Election officials from around Utah said Monday they are confident that elections here next month will be secure, safe and fraud-free. But they’re not so confident about the rest of the nation.
“We’re doing things that some of these other states aren’t,” Utah County Clerk-Auditor Amelia Powers Gardner said at an online forum about election security sponsored by the Hinckley Institute of Politics at the University of Utah.
Similarly, Justin Lee, state elections director for Lt. Gov. Spencer Cox, said, “Here in Utah, I’ll say I don’t anticipate any big issues with by-mail voting. This isn’t something that’s new for us. Our counties know how to do this. So, I don’t anticipate we’ll have a lot of big issues like you may see in some other states.”
Local officials said some states using by-mail voting for the first time — to avoid large crowds at in-person polling locations during the pandemic — may be overlooking safeguards that Utah has developed through the years.
For example, Gardner said some states are sending ballots by mail to all voters, instead of just to active registered voters who participated in recent elections or who recently registered.
“They haven’t spent the time to pull people who have who have died off their lists. So, there’s a lot of concern there,” she said.
Gardner said counties in Utah make such corrections, and constantly check national change of address databases to remove voters who no longer live where they are registered.
Also, all counties in Utah check the signature on every ballot to ensure it matches the voter signature on file.
“In order to do that, we have to have a signature on file for those people," Gardner said. “Not every state has that.”
Salt Lake County Clerk Sherrie Swensen added that in Utah, every ballot also has an individual identification number printed on it, and it is tied to a specific voter.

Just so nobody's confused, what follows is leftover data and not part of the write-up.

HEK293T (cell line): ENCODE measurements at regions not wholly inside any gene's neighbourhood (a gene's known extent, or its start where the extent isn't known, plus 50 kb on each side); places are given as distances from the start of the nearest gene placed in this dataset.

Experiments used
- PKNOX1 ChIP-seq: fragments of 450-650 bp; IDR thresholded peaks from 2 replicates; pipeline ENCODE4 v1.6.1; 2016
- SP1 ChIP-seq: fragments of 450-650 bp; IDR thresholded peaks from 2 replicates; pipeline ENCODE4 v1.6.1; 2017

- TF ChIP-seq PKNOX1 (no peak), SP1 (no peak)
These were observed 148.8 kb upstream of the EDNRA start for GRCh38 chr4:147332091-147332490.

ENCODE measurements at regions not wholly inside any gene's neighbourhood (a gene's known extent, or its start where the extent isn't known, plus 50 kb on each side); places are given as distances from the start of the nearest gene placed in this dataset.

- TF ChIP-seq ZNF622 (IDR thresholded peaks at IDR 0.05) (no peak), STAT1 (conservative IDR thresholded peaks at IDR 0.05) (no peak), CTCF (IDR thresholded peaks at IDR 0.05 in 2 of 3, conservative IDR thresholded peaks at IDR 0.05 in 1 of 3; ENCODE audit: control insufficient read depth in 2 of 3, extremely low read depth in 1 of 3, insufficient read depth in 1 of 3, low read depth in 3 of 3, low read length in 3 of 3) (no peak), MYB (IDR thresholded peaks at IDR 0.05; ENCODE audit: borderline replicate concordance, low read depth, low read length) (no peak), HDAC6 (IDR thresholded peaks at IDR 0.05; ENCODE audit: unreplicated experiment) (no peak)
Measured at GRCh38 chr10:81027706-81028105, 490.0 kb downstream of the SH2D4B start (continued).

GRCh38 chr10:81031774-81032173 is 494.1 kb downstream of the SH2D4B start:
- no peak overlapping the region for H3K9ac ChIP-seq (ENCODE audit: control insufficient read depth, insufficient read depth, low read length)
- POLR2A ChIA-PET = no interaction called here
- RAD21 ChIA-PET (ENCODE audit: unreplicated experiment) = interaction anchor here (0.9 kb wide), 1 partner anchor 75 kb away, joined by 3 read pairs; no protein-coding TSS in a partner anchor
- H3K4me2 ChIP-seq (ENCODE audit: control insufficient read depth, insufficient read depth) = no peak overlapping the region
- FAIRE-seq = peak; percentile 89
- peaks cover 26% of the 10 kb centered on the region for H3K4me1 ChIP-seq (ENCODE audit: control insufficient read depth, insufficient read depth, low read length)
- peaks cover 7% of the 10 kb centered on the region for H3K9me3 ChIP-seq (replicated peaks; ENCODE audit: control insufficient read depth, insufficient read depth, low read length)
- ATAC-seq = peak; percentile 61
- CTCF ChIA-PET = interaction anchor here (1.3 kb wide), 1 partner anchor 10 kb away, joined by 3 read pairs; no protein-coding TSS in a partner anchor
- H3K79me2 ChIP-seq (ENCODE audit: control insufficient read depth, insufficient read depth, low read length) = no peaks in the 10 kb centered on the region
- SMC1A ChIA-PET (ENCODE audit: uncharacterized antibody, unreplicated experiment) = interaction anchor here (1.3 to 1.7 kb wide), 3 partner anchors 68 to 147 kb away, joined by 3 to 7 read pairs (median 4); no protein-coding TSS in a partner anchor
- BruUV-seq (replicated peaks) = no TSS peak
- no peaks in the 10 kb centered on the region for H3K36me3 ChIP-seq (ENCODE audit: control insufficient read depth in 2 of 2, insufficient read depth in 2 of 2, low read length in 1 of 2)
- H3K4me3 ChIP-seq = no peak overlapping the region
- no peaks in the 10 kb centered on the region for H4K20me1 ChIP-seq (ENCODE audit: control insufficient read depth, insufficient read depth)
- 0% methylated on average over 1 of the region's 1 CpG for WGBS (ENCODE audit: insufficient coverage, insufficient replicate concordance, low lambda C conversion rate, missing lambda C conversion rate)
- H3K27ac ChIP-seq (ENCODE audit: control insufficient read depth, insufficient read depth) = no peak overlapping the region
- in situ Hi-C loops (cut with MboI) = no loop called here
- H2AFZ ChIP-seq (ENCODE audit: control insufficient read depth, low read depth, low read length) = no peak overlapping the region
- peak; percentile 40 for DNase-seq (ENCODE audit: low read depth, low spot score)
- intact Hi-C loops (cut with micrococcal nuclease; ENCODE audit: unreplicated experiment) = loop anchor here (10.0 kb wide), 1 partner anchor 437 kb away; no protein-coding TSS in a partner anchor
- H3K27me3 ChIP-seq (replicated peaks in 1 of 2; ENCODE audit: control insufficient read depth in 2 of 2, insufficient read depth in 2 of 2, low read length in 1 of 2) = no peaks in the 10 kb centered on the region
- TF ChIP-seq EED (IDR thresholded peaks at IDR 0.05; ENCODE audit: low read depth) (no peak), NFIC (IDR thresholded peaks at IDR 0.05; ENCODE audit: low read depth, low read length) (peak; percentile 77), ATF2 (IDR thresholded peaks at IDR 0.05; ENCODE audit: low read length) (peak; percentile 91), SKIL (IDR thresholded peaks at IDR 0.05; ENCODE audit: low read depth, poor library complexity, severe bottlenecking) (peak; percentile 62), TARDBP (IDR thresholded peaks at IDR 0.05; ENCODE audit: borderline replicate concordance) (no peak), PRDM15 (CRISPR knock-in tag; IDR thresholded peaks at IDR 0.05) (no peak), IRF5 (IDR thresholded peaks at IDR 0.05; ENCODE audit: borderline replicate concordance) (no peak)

“So, when the ballots are returned to us, that number is scanned in, attributed to that voter,” she said, and any duplicates are flagged and removed.
“So, the idea of someone sitting out there and creating these ballots in their living room and getting them into our system" — something President Donald Trump has suggested as a possibility — "just could not happen,” she said.
Gardner said ballots in Utah even use special paper that is not available in retail stores. She said she has seen her system kick out a photocopy of the official ballot — which someone apparently made after a spill on the original — because it used incorrect paper.
Lee adds that Utah has an active cyber team constantly looking for any hacking into voter databases or counting/reporting systems, and it prevented hacks that a few states suffered in previous years.
Also as the ultimate safeguard, he notes that all counties in Utah use paper ballots.
“It’s pretty much impossible to hack paper,” he said “So, if everything were to go horribly wrong, heaven forbid, we could hand count these ballots at the end of the day if there were some major problem with the machines.”
Lee also said Utah and local Postal Service officials have years of experience with by-mail voting, which he believes will help prevent any problems this year.
“We’ve been in constant contact with our regional and state [Postal Service] reps and they ensure us that they can handle the volume of vote-by-mail ballots, and they can get it done timely. Because they’ve done it before, they know what to expect,” Lee said.
Swensen said she has talked to Postal Service officials in Salt Lake County who have assured her that they haven’t had any equipment removals or staff cuts that other areas reported.
Weber County Clerk-Auditor Ricky Hatch said he was told by postal officials that if everyone mailed back ballots on the same day — which they won’t — “they would see about a 10 percent increase in their mail traffic, which they can handle.”
He adds that any Utah voters who still do not trust the Postal Service may drop their ballots at special drop boxes operated by the counties — where ballots are picked up directly by county clerk employees — or at in-person voting centers on Election Day.
Powers noted that on election day in the June primary, her office received 5,000 mail-in ballots and 29,000 in drop boxes, showing that is a trusted and popular option.
With the wide-ranging safeguards in Utah, election officials say they have rarely seen any voter fraud, besides the occasional parent of an out-of-state missionary or college student who attempts to vote for them. Hatch said studies show the chance of fraud is less than being struck by lightning.
Still, officials expect challenges of results — noting they often are.
“Whoever doesn’t win this election is going to demand the recount,” Gardner said. “But what’s key is that we ensure that people have confidence in our process here.”